The 2019 federal election now seems like distant history — the political landscape has changed that much.
Liberals and Conservatives came out of the Oct. 21 election knowing there is widespread voter discontent with both parties.
It’s human nature to hope for a messiah to show up and save ailing political parties and sports franchises. (Anybody remember Michael Ignatieff or Mike Babcock?) But the Conservatives need more than a new leader. In fact, their next policy convention in November may be more important.
The Conservatives have a political brand problem. It’s become a common refrain among pollsters that the Tories are widely seen as yesterday’s party, filled with social conservatives and skeptics of climate change.
There is good reason for that. A Leger poll in early January found that 82% of committed Conservative voters want a focus on maintaining balanced budgets and 63% want their new leader to aim to reduce immigration to Canada.
Meantime, the Liberals under Justin Trudeau have now won two elections advocating the opposite on both fronts.
For example, as the wildfires in Australia continued to burn throughout January, they are now to most Canadians what a climate apocalypse would look like.
This is no time for a political party to shirk a comprehensive climate crisis policy. If the Conservatives don’t have one by the next election campaign, they really will need a messiah.
Whoever takes over Conservative leadership would be doing the party a huge favour by taking its ownership back from social conservatives and vested interests and returning it to its members.
With the Conservatives not getting a new leader until the end of June, the party will be in maintenance mode until next autumn, giving the Liberals loads of time to repair their brand. They are not squandering it.
Post-election, a chastened Justin Trudeau announced a small tax cut, making a bloated deficit old news during the Christmas doldrums; shared his plans to alleviate Western voters’ alienation; and released detailed ministerial mandate letters. Things have been so busy on Planet Liberal, they haven’t gotten around to doing an election post-mortem caucus meeting, as the other parties have.
The throne speech and mandate letters to ministers made it clear that climate change will be this government’s defining priority. When Finance Minister Bill Morneau announced a series of budget consultation meetings in January, climate change was Topic No. 1.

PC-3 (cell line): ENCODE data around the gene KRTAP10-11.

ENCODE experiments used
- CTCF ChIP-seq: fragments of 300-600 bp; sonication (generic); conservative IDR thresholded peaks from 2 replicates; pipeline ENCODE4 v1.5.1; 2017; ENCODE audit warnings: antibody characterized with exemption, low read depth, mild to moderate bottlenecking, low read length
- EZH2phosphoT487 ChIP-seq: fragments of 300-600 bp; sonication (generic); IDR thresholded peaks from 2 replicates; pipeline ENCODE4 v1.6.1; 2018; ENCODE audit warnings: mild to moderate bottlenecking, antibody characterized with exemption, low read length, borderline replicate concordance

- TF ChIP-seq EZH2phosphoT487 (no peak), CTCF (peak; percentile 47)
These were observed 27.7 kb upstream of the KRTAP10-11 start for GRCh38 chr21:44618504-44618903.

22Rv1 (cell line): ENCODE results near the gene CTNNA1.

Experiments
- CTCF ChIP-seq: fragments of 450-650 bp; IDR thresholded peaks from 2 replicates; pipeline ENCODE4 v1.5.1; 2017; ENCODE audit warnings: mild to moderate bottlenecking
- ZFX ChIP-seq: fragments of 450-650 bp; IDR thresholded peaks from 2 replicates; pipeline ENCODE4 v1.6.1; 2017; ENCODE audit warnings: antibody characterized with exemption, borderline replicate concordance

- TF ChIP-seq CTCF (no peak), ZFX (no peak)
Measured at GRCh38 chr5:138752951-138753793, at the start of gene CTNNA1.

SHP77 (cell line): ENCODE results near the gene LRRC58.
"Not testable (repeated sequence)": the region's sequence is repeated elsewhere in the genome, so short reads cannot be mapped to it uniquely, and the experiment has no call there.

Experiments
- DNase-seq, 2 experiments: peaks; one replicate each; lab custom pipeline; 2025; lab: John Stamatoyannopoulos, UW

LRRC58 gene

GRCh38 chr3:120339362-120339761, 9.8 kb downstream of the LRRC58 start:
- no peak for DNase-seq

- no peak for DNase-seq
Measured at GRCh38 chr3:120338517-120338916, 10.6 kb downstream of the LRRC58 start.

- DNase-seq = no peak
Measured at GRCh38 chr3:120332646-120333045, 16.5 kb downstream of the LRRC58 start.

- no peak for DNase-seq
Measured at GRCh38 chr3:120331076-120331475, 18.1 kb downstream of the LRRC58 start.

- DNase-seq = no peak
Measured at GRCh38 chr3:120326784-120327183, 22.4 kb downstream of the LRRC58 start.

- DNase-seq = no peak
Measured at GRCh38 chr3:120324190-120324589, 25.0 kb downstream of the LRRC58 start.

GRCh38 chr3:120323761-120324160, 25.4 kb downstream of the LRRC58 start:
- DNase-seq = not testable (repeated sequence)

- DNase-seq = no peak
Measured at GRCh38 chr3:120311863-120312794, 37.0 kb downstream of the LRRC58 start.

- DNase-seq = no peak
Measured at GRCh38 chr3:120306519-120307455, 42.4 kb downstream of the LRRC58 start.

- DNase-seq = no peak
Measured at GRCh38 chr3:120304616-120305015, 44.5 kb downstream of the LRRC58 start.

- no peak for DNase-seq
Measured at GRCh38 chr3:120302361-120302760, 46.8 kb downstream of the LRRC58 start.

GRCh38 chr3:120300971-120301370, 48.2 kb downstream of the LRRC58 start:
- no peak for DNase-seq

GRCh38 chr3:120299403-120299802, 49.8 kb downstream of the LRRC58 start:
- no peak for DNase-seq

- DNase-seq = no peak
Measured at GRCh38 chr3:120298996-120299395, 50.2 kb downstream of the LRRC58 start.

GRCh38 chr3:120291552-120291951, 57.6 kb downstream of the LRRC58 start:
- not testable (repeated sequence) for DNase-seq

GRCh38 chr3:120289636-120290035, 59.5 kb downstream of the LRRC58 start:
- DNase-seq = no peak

Just about everything in the mandate letters seemed aimed at millennials and newer members of the middle class. Regulating tech, cheaper wireless services, greater rights for internet users, the green economy, innovation — the mandate letters cover every hot-button issue for voters coming of age in the 21st century.
But the mandate letters also contain an important clue that this government will be different from the one that stood for re-election in 2019. Ministers were told they will be reporting directly to Chrystia Freeland, deputy prime minister and the new “minister of everything.”
This strategy shows Trudeau has learned to keep closer tabs on his ministers after Jody Wilson-Raybould almost blew up his government last February in the SNC-Lavalin Group Inc. scandal.
The second Trudeau government is going to be a much tighter ship, led by a different style of leader — literally.
When Trudeau resurfaced after Christmas, he was sporting a beard, making him look more stately and less surfer dude. The rebranding is in full swing.
One problem, though. Trudeau’s agenda, as in his first term, is being interrupted by events beyond his control. How he deals with Donald Trump, and Iran shooting down an airliner with 57 Canadians on board, will be Trudeau’s major challenges.
So far, he has handled it well. Having grown up at 24 Sussex Dr., Trudeau probably is mindful of what happened to former U.S. president Jimmy Carter after Iran took U.S. embassy staff hostage in 1979.
This year will be dangerous for any prime minister, particularly one leading a minority government.